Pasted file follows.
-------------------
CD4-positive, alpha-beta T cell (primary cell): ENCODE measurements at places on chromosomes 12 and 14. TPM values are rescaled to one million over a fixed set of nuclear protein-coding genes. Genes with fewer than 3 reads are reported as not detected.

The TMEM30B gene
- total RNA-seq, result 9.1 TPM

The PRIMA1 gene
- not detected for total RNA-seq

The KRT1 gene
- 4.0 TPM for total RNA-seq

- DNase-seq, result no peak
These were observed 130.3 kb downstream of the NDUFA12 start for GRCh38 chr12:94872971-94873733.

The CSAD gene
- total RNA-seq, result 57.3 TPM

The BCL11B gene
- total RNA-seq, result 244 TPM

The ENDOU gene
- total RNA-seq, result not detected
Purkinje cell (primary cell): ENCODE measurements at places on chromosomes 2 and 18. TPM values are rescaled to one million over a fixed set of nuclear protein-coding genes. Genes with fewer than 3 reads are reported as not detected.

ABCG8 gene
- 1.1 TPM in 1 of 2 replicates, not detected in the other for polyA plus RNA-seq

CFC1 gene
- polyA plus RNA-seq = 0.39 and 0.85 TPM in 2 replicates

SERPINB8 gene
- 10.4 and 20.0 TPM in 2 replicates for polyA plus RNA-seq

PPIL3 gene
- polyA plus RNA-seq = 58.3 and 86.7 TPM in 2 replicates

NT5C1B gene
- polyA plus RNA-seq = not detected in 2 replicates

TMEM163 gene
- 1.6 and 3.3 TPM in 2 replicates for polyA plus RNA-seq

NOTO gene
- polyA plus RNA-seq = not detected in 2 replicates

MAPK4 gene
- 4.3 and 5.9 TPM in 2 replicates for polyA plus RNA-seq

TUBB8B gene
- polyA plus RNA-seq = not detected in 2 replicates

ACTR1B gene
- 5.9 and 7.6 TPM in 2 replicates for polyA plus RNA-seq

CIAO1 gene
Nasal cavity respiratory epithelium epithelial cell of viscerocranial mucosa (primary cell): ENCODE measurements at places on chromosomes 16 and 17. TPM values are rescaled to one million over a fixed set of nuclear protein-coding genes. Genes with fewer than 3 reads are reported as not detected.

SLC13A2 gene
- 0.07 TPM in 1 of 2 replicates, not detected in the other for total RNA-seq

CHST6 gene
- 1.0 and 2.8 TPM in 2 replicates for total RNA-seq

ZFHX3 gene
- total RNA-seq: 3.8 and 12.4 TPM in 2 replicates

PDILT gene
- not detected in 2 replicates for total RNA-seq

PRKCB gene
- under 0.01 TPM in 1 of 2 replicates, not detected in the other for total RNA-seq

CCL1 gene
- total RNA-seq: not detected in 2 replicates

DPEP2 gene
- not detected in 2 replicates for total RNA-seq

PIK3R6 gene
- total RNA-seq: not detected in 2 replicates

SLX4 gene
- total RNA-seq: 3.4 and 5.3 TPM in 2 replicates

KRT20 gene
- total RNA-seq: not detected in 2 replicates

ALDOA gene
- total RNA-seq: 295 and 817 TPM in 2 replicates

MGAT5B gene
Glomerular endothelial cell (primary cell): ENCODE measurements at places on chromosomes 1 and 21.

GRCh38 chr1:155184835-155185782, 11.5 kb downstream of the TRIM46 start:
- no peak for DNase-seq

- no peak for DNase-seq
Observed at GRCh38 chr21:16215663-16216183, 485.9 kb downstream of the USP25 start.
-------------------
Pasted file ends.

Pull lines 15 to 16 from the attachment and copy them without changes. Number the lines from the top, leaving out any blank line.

- total RNA-seq, result not detected
Purkinje cell (primary cell): ENCODE measurements at places on chromosomes 2 and 18. TPM values are rescaled to one million over a fixed set of nuclear protein-coding genes. Genes with fewer than 3 reads are reported as not detected.